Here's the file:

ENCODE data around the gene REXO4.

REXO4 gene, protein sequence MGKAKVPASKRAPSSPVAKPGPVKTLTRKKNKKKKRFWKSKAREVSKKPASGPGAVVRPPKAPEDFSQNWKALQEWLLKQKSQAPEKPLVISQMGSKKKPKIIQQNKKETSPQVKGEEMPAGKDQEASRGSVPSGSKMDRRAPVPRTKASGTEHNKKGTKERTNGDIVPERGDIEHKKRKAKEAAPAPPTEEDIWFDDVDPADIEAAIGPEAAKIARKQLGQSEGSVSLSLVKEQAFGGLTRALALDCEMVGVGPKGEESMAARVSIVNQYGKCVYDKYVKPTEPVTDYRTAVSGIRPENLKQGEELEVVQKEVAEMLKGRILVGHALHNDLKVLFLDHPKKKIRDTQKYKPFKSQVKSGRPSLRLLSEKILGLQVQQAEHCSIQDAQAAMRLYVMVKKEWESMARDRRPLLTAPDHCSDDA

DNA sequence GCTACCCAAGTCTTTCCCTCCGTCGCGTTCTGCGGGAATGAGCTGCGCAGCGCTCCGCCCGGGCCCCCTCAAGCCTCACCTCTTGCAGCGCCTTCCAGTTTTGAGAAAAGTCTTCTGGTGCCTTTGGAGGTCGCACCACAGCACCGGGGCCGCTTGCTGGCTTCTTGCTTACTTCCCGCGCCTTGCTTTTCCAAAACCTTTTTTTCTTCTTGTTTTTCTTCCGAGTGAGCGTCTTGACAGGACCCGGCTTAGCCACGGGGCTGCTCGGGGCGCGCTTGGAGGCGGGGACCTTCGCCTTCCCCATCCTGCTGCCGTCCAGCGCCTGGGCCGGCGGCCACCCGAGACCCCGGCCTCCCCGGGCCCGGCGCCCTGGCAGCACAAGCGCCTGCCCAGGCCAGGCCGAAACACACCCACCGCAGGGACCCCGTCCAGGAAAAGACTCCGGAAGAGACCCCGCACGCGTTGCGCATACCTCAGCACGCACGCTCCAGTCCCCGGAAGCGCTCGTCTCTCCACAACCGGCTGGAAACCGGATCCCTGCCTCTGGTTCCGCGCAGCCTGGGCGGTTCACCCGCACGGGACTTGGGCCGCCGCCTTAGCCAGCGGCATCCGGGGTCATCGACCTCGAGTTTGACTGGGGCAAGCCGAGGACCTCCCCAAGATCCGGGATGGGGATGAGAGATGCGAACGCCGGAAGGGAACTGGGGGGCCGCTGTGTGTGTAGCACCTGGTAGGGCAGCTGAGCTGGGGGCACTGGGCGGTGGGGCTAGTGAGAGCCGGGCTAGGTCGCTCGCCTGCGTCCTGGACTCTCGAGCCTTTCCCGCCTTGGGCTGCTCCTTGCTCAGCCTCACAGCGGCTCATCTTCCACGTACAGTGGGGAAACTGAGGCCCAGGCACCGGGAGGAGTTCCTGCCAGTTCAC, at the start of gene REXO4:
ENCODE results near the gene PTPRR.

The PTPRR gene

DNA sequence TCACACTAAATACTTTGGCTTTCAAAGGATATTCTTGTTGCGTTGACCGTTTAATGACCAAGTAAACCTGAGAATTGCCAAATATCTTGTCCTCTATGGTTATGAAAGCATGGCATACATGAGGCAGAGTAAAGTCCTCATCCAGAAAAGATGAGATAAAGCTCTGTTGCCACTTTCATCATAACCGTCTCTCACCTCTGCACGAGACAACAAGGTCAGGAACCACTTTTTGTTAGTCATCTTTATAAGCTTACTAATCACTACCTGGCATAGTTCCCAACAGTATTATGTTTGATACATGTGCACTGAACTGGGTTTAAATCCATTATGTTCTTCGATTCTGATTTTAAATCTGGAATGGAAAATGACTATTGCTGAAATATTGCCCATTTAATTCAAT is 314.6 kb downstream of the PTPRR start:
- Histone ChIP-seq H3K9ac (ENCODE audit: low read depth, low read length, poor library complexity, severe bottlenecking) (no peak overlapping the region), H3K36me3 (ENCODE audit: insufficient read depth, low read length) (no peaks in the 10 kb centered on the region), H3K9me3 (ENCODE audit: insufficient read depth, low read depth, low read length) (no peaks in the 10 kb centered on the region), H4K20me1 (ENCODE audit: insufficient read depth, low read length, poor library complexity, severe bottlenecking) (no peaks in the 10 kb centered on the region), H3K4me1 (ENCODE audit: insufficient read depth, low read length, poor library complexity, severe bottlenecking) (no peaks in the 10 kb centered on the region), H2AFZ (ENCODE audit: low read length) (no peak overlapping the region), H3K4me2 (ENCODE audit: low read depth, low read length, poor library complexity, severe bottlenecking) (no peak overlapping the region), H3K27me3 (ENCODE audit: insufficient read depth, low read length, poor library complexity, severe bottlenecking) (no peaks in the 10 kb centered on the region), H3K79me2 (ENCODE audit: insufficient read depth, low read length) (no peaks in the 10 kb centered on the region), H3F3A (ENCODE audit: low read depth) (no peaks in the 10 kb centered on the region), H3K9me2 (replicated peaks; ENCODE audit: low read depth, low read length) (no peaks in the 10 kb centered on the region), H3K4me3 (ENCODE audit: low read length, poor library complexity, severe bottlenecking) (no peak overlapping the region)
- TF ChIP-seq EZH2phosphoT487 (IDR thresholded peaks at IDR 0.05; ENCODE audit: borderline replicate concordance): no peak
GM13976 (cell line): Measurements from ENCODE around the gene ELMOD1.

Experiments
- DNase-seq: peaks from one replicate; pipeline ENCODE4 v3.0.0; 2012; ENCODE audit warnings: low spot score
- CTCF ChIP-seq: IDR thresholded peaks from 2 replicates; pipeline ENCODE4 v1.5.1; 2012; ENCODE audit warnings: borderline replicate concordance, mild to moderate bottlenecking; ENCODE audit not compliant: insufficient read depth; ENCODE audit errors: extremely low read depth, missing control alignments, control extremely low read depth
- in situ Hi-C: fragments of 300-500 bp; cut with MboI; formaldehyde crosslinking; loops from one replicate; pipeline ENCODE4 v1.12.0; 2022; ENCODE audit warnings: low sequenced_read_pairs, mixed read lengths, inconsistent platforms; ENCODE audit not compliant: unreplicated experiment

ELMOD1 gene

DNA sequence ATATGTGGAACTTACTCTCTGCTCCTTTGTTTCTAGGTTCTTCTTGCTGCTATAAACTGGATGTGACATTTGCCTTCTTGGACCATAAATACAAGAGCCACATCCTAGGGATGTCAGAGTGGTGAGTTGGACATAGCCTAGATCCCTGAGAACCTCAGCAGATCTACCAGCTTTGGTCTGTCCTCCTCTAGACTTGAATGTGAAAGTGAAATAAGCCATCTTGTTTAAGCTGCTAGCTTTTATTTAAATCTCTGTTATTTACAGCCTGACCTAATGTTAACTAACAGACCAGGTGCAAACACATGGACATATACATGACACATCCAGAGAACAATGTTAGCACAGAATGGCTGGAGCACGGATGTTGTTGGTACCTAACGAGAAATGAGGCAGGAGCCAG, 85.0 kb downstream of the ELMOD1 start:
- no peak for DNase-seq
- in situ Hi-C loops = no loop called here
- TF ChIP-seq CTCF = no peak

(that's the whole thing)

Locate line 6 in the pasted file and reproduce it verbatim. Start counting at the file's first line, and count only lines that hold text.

DNA sequence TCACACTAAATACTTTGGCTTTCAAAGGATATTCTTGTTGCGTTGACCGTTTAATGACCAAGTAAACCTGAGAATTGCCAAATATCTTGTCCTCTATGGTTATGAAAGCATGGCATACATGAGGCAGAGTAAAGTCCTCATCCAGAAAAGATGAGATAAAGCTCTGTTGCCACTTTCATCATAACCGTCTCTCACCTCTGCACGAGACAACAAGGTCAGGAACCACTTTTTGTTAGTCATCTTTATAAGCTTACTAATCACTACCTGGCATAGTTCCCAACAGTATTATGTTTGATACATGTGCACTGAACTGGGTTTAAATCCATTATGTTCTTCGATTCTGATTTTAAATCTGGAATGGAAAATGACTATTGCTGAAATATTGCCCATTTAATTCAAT is 314.6 kb downstream of the PTPRR start: